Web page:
The Obama administration has decided to continue its legal battle against Little Sisters of the Poor, a Catholic charity that objects to Obamacare’s mandate that employee health plans cover contraceptives and abortion-inducing drugs.
The order of Catholic nuns argues that the rule fashioned by the Department of Health and Human Services requires them to violate their religious beliefs by offering insurance coverage for 20 specific drugs and devices — some of which the nuns believe could destroy what they consider a human life.
If the Little Sisters of the Poor choose not to abide by the HHS mandate, they face devastating fines by the Internal Revenue Service that could result in millions of dollars a year being diverted from their mission of caring for elderly women and men.
Sarah Torre, a policy analyst in The Heritage Foundation’s DeVos Center for Religion and Civil Society who tracks the legal trail of the HHS mandate, said:
It’s really incredible, even after so many losses in federal court, that the Obama administration is doubling down to enforce this coercive mandate against religious organizations – even against charities like the Little Sisters of the Poor who do such necessary and effective work serving those in need.
“The Obama administration is doubling down to enforce this coercive mandate against religious organizations,” said @SarahTorre
Attorneys with the Department of Justice yesterday filed a legal brief in the U.S. Court of Appeals for the 10th Circuit in Denver. The action came on the heels of the Obama administration’s “eighth try” to reconcile the HHS mandate with the constitutional guarantee of religious liberty.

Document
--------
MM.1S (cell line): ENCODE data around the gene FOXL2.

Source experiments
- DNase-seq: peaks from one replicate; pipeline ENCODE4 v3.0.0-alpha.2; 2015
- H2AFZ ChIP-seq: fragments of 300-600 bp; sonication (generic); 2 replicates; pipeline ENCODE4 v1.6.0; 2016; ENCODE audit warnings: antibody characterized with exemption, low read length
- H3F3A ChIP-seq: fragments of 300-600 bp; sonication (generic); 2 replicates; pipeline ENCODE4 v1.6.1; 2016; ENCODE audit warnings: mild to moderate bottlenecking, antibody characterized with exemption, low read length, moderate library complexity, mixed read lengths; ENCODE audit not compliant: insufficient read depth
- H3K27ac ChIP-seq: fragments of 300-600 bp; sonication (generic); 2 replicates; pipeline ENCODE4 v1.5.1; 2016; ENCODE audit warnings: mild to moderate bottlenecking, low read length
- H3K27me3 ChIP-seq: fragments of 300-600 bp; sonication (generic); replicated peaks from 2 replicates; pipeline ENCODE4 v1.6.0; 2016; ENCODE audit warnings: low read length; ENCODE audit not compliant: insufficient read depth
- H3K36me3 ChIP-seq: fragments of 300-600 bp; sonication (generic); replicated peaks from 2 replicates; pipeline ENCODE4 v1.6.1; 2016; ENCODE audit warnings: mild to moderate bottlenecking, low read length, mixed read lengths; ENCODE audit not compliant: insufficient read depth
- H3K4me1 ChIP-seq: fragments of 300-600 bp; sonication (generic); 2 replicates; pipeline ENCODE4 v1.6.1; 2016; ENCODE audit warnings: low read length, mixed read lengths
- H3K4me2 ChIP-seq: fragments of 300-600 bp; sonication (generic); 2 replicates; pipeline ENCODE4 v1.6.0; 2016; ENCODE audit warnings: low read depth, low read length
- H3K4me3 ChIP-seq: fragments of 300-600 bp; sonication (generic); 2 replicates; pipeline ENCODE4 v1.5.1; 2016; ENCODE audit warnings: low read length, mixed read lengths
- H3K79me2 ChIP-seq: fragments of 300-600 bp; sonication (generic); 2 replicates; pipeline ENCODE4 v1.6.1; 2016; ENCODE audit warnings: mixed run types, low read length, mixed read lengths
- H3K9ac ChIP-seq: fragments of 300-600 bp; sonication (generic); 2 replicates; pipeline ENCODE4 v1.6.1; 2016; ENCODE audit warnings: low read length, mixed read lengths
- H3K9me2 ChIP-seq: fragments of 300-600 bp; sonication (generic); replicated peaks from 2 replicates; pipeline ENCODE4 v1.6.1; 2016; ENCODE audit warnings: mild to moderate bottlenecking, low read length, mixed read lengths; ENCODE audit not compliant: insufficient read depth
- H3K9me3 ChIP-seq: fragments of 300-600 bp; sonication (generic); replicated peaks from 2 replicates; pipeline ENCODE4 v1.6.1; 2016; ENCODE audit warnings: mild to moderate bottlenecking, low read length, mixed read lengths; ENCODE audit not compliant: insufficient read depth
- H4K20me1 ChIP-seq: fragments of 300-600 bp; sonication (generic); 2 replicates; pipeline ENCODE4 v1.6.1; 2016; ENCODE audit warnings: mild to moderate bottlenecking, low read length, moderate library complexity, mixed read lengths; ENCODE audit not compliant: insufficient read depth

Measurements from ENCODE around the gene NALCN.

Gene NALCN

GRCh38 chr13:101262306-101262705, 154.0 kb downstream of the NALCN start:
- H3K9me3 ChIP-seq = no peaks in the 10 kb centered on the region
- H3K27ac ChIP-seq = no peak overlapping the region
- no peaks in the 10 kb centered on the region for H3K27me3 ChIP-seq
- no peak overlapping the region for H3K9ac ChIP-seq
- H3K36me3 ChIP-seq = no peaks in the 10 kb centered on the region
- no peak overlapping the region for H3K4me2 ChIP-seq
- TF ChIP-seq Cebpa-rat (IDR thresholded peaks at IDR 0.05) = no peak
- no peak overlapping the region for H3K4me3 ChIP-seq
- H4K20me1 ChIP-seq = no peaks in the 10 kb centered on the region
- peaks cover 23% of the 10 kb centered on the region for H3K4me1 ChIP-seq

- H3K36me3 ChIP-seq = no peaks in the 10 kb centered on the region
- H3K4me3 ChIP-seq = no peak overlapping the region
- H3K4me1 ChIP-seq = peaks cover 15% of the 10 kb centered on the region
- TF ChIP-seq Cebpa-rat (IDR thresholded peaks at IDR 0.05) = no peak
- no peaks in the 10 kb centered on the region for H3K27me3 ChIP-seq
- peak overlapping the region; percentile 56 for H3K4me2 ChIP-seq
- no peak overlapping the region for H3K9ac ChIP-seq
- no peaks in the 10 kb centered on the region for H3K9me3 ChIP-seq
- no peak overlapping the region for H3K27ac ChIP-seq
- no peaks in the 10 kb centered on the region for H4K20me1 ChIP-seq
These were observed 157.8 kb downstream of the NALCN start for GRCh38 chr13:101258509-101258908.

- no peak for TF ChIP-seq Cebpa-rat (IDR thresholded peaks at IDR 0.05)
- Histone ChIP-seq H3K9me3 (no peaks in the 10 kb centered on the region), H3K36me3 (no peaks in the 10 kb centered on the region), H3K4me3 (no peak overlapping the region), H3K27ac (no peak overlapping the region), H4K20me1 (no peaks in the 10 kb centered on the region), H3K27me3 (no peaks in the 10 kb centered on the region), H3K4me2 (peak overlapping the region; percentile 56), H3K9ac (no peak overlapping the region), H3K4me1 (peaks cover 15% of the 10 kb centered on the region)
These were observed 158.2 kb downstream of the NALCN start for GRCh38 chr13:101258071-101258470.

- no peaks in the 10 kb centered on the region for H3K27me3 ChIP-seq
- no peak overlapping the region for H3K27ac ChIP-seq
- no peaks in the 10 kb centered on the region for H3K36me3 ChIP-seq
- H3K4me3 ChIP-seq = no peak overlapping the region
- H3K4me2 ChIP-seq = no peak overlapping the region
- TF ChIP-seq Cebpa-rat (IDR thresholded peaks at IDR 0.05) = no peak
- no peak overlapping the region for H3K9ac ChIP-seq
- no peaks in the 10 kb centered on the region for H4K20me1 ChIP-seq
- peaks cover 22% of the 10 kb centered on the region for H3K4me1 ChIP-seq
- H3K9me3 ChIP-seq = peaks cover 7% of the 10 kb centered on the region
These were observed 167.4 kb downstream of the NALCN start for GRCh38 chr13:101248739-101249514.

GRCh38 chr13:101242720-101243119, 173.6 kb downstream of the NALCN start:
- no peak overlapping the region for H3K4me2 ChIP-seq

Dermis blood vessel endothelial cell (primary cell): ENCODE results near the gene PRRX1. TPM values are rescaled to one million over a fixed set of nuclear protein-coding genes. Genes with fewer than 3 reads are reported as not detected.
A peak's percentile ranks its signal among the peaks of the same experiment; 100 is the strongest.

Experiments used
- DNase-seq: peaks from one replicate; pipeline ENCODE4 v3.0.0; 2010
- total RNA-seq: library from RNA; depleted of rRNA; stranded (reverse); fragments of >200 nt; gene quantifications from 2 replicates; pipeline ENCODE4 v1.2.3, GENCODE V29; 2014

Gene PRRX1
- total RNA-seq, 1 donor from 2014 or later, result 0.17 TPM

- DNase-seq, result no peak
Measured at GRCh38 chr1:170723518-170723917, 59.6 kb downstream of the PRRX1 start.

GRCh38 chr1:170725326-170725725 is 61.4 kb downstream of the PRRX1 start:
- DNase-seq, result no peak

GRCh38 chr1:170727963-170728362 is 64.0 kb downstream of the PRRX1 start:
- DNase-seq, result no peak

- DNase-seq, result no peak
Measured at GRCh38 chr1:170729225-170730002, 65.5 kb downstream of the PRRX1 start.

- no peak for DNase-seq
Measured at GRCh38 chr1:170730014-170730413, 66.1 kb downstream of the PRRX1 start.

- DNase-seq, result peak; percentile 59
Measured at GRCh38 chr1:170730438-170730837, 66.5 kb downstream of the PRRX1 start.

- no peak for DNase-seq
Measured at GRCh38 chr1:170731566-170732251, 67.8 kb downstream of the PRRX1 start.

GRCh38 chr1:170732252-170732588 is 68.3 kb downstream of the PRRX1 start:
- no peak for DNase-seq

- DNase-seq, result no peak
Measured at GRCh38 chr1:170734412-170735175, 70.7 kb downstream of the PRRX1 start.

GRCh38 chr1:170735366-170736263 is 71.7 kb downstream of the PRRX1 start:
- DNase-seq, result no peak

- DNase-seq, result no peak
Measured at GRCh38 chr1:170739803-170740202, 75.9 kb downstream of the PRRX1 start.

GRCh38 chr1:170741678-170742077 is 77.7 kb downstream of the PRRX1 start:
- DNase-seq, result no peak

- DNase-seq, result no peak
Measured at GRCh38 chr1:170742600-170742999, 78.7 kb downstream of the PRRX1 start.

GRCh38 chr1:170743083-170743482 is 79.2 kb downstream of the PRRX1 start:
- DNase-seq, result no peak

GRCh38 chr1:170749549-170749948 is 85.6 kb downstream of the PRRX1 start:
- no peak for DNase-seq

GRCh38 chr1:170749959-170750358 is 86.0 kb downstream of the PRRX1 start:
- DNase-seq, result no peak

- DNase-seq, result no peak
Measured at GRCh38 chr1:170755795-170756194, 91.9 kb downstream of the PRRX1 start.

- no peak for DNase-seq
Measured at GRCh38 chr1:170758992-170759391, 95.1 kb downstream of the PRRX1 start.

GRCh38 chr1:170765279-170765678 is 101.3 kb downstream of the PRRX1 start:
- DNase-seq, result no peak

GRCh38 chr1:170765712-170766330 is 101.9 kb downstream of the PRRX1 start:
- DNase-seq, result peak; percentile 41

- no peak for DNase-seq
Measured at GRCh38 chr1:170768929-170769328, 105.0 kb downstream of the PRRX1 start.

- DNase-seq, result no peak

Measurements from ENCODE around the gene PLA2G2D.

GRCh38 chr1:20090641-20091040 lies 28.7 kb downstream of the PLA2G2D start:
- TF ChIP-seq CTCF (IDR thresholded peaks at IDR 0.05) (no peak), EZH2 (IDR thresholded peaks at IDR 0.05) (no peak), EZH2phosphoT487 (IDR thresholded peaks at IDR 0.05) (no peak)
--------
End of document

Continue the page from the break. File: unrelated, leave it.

The latest revision of the rule, on Aug. 22, would allow religious nonprofits such as the Little Sisters of the Poor to write a letter to HHS informing the government of their objection on religious grounds.
The government then would direct the employer’s insurance company or third-party administrator to cover the objectionable drugs, devices or services.
“Merely offering the Little Sisters a different way to violate their religion does not ease their conscience,” said Adele Keim, counsel with the Becket Fund for Religious Liberty, which represents the religious order.
“Adding another layer of paperwork is a solution that only a bureaucrat could love,” she said.
The government, presenting itself as on the side of employee access to contraceptives, stated in the brief that it is “crucial that these appeals be resolved now.”
“Because of the injunctions issued in these cases, the women employed by plaintiffs have been and continue to be denied access to contraceptive coverage,” government lawyers said in the court filing.
The Little Sisters of the Poor was founded in the United States over 150 years ago. Sisters who belong to the Roman Catholic order dedicate their lives to running homes for the most vulnerable elderly. They vow to care for all human life, especially those deemed weak.
The order says it has served more than 13,000 elderly poor in 31 countries around the world.
In 34 cases challenging Obamacare’s HHS mandate, courts have ruled 31 times against it, according to Becket Fund records.
The legal victories for religious liberty include the Supreme Court’s landmark Hobby Lobby decision. In that widely watched case, the justices ruled that the government can’t compel a “closely held” business such as the Hobby Lobby arts and crafts chain to cover abortion-inducing drugs or devices in employee health plans if doing so would violate the employer’s moral and religious beliefs.
The Obama administration remains “perfectly free” to pursue its goal of contraceptive coverage by working with willing partners, Keim told The Daily Signal, “but what the Constitution and the Religious Freedom Restoration Act forbids is coercing the Little Sisters of the Poor to convert their own health care plans.”
The Becket Fund attorney said oral arguments in the case are scheduled for Sept. 29, when the Little Sisters will have their first public opportunity to tell their side of the story.
For now, the sisters are protected by the Supreme Court’s temporary injunction against enforcement of the HHS mandate. If it is not made permanent, supporters say, the nuns will have to decide to violate their religious convictions or pay crippling fines to the IRS.